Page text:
– LaTroy Hawkins was thrilled to learn he had been traded from Colorado to Toronto last week, and the reason had nothing to do with the standings or the pennant race.

No, he likes the Blue Jays’ schedule.

“We’re in Texas on Aug. 26. That means I’ll be home to take my daughter [Troi] to her first day of high school” in nearby Prosper, Hawkins said. “When I saw that, I was like, ‘Thank you. That’s perfect. This is where I’m meant to be.’ ”

Maybe so, but he won’t be here for long, and that story tells you exactly why. Hawkins, who was drafted by the Twins about three months before they won the 1991 World Series, will retire once the 2015 season ends, heading home to his family after 21 major league seasons, 11 major league teams and, according to his former teammates, the respect of everyone he ever played with.

“He’s been a great pitcher for a long time,” said Twins bullpen coach Eddie Guardado, who formed a strong relief tandem with Hawkins in Minnesota’s bullpen in the early 2000s. “But he’s been an even better person for an even longer time.”

But he’s tired of spending every summer away from his wife, Anita, Troi and son Dakari, and his extended family. He realized he had made the right decision in April when, by a quirk of the calendar, the Rockies opened the season in Milwaukee and he could drive to his hometown of Gary, Ind., to visit his grandparents on Easter.

“I realized as I’m sitting in church with them that it was the first Easter Sunday I’d seen them since 1990,” Hawkins said. “My daughter, it’s the last four years she’s going to be in the house, and I haven’t been there consistently for 13 years because I was playing baseball. … It’s time to go home. I still feel great, I can still pitch. But it’s time to do something else.”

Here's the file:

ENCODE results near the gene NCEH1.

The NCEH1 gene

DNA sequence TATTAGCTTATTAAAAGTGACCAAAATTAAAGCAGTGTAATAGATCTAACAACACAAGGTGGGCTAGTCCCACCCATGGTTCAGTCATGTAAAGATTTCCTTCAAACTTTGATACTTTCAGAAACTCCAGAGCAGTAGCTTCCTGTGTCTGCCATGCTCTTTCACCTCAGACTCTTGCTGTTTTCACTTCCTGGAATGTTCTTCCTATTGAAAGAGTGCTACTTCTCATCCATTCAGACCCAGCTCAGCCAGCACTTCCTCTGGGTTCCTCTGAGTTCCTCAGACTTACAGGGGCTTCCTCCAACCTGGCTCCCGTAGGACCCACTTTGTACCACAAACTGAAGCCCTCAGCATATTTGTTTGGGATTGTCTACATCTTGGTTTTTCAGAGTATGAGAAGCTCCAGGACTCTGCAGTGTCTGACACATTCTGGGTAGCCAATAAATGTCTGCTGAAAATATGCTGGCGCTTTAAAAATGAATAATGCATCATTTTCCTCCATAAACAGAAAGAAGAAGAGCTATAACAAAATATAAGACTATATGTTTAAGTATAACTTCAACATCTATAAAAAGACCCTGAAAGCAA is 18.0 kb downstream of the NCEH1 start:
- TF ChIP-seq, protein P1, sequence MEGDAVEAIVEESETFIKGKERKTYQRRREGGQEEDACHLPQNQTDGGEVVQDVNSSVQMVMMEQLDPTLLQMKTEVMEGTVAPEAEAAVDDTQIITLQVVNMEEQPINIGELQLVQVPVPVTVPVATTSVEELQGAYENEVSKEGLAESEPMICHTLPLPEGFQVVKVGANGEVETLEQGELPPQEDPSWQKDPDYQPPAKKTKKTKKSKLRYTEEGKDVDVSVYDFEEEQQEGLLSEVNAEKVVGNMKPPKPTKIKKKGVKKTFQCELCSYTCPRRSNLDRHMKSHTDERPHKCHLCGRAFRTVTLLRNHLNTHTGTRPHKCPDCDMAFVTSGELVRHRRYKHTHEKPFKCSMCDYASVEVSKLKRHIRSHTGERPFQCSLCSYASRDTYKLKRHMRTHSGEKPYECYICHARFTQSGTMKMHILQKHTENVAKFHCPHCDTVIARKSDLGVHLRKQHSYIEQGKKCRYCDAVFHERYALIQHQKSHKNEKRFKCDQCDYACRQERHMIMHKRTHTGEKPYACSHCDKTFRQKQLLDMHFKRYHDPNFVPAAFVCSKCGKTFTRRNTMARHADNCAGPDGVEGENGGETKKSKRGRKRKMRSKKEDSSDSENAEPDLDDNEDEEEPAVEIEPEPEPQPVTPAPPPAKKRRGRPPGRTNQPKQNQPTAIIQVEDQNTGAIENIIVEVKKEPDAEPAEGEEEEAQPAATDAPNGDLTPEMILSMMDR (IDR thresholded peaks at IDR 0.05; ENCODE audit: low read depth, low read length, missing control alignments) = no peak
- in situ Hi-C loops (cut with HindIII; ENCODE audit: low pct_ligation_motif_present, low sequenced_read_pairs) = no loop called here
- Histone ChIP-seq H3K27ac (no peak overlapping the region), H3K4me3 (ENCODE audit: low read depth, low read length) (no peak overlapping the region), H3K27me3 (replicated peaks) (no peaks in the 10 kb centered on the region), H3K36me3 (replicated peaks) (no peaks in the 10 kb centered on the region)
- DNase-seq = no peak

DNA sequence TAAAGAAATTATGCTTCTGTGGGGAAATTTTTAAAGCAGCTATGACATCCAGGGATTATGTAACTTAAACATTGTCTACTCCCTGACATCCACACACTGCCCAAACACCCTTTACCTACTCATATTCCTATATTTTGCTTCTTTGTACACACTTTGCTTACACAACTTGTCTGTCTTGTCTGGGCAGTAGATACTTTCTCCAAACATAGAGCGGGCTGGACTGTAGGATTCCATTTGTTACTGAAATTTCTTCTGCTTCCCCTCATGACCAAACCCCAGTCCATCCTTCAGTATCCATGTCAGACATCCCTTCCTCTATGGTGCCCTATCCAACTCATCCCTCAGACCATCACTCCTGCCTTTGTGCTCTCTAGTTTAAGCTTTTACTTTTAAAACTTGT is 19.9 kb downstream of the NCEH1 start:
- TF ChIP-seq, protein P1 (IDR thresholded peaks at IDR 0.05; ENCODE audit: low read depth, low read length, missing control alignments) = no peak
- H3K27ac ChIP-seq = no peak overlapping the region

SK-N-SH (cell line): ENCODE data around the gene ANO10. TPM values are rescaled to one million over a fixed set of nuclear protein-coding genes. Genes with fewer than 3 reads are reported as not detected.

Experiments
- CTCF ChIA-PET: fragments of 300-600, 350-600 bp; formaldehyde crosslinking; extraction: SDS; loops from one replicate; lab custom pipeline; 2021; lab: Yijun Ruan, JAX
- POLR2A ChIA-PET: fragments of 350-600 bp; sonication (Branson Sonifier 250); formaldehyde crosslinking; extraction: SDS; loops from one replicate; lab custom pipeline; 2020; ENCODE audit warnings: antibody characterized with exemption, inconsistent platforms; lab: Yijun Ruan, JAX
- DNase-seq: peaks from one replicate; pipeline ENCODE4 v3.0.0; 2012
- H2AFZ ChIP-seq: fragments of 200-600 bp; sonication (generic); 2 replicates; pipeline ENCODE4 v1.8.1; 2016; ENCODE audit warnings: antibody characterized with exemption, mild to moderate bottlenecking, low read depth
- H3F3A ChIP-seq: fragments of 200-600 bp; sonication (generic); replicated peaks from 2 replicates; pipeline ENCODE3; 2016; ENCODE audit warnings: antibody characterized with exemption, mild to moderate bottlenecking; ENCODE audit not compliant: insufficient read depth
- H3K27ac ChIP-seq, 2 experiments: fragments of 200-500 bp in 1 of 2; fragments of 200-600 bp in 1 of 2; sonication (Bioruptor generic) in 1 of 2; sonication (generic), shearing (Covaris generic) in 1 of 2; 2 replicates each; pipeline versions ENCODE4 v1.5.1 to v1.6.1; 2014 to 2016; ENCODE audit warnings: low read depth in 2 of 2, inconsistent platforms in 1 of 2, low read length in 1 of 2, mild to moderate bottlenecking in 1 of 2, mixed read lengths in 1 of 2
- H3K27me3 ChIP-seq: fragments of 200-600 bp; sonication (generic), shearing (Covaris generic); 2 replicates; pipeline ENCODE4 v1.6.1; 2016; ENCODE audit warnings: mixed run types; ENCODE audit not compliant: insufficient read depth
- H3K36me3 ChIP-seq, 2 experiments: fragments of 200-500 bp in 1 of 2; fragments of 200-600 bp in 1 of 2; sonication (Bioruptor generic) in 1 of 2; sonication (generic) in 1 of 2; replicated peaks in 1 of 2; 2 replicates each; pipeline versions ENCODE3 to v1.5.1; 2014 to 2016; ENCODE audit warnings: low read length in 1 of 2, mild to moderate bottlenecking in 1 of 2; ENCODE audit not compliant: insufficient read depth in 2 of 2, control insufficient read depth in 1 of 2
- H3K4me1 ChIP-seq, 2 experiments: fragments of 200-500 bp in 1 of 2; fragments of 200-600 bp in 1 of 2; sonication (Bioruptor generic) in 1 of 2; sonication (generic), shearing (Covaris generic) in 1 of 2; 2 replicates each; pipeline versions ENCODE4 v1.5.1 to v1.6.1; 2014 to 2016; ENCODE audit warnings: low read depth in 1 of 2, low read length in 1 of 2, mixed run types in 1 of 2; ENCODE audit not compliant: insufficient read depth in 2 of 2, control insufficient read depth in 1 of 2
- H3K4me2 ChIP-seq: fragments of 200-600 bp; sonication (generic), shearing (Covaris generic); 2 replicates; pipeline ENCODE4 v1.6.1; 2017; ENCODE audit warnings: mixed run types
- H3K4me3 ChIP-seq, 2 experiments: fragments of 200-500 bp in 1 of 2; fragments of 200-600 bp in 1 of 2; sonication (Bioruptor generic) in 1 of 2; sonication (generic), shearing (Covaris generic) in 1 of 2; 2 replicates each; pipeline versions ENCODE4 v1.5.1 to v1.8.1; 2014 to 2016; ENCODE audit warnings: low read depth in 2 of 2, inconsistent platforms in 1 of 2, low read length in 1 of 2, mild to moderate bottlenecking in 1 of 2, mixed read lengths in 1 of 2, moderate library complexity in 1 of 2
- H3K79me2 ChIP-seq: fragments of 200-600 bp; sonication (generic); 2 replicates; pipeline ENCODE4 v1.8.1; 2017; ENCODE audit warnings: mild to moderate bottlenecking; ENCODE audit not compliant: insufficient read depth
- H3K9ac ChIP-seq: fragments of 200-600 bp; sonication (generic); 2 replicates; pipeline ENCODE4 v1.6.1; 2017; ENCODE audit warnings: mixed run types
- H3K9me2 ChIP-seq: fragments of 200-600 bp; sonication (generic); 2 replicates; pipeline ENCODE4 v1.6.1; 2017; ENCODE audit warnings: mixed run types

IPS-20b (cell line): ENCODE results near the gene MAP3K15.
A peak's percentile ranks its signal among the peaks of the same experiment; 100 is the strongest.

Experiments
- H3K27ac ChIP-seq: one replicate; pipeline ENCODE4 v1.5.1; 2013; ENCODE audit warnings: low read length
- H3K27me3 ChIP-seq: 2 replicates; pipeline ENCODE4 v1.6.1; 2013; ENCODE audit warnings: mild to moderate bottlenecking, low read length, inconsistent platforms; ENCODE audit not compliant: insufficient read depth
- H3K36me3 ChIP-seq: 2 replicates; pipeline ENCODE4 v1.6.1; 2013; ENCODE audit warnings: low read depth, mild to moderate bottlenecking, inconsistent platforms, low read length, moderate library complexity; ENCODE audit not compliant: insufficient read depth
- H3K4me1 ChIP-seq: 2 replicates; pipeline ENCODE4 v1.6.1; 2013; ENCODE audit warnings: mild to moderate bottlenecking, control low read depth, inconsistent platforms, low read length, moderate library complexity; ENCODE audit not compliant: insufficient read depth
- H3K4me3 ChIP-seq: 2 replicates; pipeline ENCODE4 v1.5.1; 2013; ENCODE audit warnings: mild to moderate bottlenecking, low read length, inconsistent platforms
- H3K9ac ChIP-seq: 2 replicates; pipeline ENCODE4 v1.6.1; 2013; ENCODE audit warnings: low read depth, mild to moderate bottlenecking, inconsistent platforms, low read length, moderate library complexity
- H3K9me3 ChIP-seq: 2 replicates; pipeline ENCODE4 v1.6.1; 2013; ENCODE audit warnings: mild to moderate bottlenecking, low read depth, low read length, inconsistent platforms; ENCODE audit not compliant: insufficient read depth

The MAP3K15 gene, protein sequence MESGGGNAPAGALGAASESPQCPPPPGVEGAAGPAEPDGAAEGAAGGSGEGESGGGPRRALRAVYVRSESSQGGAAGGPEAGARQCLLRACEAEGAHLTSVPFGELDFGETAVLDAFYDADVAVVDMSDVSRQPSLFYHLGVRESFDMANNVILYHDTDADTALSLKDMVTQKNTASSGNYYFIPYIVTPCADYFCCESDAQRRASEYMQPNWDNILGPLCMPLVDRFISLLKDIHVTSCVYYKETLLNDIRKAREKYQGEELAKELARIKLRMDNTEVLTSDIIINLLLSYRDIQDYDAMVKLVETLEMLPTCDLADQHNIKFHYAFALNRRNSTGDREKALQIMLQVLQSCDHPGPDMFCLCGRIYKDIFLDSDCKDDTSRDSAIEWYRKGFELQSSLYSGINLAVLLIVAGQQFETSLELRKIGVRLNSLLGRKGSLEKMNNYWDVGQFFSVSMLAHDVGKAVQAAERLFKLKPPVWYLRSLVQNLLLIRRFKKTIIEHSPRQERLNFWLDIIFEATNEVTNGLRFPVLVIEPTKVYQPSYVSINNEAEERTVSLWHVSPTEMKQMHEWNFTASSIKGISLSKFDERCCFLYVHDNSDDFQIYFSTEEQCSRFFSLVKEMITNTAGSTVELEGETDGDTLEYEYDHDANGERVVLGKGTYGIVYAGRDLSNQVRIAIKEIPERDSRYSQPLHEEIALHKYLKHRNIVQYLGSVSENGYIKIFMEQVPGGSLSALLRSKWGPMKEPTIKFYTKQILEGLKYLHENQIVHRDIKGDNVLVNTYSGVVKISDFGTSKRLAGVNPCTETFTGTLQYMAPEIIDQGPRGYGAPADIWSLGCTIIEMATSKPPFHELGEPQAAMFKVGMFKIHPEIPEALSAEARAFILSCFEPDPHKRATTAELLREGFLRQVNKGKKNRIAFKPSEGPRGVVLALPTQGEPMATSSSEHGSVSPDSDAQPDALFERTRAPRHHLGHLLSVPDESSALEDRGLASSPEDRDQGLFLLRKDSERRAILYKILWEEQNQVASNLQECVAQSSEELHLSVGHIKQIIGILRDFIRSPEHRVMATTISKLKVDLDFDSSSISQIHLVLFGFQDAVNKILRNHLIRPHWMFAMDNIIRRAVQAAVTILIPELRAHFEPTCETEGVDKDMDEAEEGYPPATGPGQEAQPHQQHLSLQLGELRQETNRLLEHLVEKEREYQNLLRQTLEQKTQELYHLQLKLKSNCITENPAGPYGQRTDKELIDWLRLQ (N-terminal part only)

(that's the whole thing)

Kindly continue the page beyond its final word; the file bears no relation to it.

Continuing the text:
That the decision is his and not, as with most players, a realization that his skills are gone is remarkable. Hawkins, 42, has been the oldest player in baseball for two seasons now, and he’s one of 16 pitchers in major league history to appear in 1,000 games. He still can throw 94 miles per hour, as the Twins discovered Monday, and he still gets batters out. His ERA is 3.20 this season, and the Blue Jays valued him enough to ask for him in their trade for Troy Tulowitzki.

On Wednesday, he became the 13th pitcher to record saves against all 30 teams when he closed out Toronto's 9-7 victory over the Twins.

“At his peak, he was probably throwing 95, and he hasn’t lost much,” said Paul Molitor, the Twins’ 58-year-old manager — who was a teammate of Hawkins in 1996-98. “He’s learned to cut the ball a little bit, do some things to make up for the velocity. As a starter, he was a young kid, and the game would speed up and he couldn’t hold runners. But he’s been able to overcome a lot along the way.”

He’s never been an All-Star, he’s never ranked in the top 10 of anything, he’s never earned $5 million in a season, and the only playing honor he’s been given, he jokes, is on the walk of fame in his Class AAA ballpark. But he’s also found willing takers every offseason, always found a team that wants him. He earned the save in Wednesday’s 9-7 Toronto victory over the Twins, giving him a save against every major league team.

“Consistency. That’s the secret to this game,” said Torii Hunter, twice a teammate [in Minnesota and Anaheim] and for two decades Hawkins’ best friend in baseball. “He’s not an All-Star, but he’s got a fire in him. And it’s brighter than most.”

Like Hunter, he’s also known as a great clubhouse presence, a leader of younger players. “He cares about teammates, about the guy next to you. It’s how you treat people when you’re in the game,” Guardado said. “Teams want guys like him and Torii. That’s how you get a job every year. Well, that and throwing 94 miles per hour.”

He came up as a starting pitcher, and manager Tom Kelly stuck with him for 98 starts, despite an ugly 6.16 ERA. Even so, Hawkins remembers his years as a Twin as “a great time. I loved my time in Minnesota. I’m a little foggy on some of the teams I’ve pitched for, but I’ll never forget the Twins.”

Finally, Kelly moved him to the bullpen in 2000, and his career was transformed. After a year as the Twins’ closer, he ceded that job to Guardado and became an eighth-inning specialist. And a good one.

“He’s Satchel Paige, man. The wiry body, the incredible arm, still pitching into his 40s,” Hunter said. “He doesn’t have to retire. But you have to respect his decision.”